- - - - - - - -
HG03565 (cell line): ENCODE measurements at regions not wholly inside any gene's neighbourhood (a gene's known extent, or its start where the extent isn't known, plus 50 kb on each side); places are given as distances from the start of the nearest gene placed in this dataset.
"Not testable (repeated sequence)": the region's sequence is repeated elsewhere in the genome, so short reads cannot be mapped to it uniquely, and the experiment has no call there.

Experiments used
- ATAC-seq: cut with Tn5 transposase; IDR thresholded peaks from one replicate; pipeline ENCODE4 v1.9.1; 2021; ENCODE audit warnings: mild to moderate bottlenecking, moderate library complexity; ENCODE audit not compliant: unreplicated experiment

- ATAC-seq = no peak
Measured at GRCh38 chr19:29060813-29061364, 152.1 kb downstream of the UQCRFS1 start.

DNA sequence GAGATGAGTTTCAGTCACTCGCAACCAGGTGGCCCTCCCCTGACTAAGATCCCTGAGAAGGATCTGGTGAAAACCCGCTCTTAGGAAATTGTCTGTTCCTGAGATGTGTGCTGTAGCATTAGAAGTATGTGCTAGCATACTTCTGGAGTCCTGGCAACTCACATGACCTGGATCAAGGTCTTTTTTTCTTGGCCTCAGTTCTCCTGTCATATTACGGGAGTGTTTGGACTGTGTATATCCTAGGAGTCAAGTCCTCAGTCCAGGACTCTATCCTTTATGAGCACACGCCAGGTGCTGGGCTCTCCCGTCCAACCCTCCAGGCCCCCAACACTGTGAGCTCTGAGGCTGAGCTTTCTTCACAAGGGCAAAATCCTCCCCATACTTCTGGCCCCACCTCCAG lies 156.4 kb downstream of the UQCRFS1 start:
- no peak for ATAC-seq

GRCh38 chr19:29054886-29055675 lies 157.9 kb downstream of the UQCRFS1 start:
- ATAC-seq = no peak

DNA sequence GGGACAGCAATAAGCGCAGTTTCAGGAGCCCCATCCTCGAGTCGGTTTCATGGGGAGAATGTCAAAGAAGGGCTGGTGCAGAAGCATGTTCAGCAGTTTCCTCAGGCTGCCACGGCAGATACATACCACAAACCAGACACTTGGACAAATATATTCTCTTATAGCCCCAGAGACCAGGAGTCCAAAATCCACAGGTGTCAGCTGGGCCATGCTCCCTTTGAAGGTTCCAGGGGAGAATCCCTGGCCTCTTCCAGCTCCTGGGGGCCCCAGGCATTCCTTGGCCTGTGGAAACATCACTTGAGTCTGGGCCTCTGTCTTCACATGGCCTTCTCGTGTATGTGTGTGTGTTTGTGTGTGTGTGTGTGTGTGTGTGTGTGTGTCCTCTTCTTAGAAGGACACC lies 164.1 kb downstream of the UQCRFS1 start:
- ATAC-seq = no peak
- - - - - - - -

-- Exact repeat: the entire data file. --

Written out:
HG03565 (cell line): ENCODE measurements at regions not wholly inside any gene's neighbourhood (a gene's known extent, or its start where the extent isn't known, plus 50 kb on each side); places are given as distances from the start of the nearest gene placed in this dataset.
"Not testable (repeated sequence)": the region's sequence is repeated elsewhere in the genome, so short reads cannot be mapped to it uniquely, and the experiment has no call there.

Experiments used
- ATAC-seq: cut with Tn5 transposase; IDR thresholded peaks from one replicate; pipeline ENCODE4 v1.9.1; 2021; ENCODE audit warnings: mild to moderate bottlenecking, moderate library complexity; ENCODE audit not compliant: unreplicated experiment

- ATAC-seq = no peak
Measured at GRCh38 chr19:29060813-29061364, 152.1 kb downstream of the UQCRFS1 start.

DNA sequence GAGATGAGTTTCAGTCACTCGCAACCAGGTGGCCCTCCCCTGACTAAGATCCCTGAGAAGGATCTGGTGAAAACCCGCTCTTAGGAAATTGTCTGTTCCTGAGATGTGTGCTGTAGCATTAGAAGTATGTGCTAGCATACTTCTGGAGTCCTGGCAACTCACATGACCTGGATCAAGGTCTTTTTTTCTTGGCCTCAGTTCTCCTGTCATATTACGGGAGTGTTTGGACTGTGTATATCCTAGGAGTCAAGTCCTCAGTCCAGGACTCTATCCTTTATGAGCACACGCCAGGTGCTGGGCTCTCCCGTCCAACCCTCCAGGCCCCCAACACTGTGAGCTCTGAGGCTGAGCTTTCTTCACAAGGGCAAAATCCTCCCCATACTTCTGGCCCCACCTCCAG lies 156.4 kb downstream of the UQCRFS1 start:
- no peak for ATAC-seq

GRCh38 chr19:29054886-29055675 lies 157.9 kb downstream of the UQCRFS1 start:
- ATAC-seq = no peak

DNA sequence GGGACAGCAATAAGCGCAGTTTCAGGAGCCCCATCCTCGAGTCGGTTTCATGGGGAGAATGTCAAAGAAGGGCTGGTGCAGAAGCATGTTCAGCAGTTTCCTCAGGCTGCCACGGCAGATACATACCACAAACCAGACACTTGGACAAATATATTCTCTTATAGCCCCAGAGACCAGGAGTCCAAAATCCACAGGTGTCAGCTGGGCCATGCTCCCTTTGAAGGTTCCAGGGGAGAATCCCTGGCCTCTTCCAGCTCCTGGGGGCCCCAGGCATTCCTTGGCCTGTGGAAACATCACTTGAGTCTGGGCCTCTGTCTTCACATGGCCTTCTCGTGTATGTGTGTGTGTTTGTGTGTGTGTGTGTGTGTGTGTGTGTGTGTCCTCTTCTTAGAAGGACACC lies 164.1 kb downstream of the UQCRFS1 start:
- ATAC-seq = no peak